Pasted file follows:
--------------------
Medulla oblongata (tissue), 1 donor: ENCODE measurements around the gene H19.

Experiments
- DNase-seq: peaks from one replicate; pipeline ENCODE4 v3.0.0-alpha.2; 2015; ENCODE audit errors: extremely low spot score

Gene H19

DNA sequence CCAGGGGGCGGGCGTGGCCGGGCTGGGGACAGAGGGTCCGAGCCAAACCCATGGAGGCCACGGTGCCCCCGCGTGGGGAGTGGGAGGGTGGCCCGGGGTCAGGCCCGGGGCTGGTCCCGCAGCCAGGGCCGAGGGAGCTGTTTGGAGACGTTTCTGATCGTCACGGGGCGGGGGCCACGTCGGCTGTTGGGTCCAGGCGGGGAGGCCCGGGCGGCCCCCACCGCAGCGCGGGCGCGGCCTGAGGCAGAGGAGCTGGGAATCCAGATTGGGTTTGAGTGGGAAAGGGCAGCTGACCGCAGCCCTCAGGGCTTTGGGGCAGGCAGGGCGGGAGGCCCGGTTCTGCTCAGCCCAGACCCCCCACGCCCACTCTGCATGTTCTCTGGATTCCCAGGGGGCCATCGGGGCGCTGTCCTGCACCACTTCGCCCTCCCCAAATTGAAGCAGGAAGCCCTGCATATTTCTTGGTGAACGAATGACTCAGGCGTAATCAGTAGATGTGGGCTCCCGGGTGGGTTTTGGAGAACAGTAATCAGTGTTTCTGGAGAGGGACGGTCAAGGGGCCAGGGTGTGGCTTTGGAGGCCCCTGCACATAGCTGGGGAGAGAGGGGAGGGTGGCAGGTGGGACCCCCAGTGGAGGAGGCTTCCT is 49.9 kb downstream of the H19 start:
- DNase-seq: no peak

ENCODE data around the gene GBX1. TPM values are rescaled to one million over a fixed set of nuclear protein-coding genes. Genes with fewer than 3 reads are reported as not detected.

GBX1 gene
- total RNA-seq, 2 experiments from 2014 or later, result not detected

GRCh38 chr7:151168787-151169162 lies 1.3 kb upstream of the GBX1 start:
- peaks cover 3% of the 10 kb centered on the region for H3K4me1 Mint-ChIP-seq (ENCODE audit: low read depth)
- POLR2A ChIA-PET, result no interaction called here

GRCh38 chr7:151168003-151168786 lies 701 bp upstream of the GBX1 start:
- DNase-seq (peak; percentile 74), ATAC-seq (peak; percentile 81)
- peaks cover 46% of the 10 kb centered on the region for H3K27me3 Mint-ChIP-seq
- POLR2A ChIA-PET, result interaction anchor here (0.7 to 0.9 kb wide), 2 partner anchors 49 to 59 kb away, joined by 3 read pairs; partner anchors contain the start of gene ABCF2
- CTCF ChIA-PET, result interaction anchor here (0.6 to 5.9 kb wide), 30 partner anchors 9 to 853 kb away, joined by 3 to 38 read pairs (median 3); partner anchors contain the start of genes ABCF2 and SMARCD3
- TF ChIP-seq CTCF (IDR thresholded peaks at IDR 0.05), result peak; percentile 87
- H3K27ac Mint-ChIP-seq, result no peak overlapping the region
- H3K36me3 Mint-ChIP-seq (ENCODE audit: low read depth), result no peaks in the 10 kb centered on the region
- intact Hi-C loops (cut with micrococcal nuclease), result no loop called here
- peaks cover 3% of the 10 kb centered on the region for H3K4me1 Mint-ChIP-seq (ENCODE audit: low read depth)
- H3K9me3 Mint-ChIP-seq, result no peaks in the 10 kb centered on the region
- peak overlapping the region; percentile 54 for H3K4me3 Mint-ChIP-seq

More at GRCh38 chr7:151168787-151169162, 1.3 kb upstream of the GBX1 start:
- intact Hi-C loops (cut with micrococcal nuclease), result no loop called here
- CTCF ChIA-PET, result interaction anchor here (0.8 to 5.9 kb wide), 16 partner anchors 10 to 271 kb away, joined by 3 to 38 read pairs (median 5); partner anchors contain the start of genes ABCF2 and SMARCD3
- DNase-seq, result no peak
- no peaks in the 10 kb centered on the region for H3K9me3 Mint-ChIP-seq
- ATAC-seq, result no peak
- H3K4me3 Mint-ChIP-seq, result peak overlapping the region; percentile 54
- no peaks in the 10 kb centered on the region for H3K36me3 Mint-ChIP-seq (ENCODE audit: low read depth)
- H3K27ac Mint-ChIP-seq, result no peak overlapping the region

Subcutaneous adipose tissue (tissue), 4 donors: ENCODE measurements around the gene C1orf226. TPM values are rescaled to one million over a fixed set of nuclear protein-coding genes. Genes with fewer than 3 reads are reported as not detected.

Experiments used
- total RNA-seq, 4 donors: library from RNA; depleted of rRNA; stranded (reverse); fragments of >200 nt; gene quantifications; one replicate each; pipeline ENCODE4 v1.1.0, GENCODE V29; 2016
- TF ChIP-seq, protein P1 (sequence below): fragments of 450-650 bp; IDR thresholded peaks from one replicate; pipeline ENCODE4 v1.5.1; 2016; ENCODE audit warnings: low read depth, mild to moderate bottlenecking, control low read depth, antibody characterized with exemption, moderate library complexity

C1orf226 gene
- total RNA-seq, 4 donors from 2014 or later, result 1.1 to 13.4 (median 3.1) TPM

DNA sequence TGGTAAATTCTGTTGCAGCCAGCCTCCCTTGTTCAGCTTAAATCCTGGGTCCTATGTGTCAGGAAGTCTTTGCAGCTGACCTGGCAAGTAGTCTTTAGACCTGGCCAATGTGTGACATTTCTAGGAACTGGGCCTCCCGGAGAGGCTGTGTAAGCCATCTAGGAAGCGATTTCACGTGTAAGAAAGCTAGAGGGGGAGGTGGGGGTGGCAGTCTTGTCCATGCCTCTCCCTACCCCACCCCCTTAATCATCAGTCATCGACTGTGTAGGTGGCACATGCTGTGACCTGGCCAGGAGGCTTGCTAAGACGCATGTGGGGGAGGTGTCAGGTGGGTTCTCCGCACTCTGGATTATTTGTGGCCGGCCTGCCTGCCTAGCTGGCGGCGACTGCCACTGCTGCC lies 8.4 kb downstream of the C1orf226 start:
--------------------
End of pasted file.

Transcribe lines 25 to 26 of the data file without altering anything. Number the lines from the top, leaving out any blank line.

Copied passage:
More at GRCh38 chr7:151168787-151169162, 1.3 kb upstream of the GBX1 start:
- intact Hi-C loops (cut with micrococcal nuclease), result no loop called here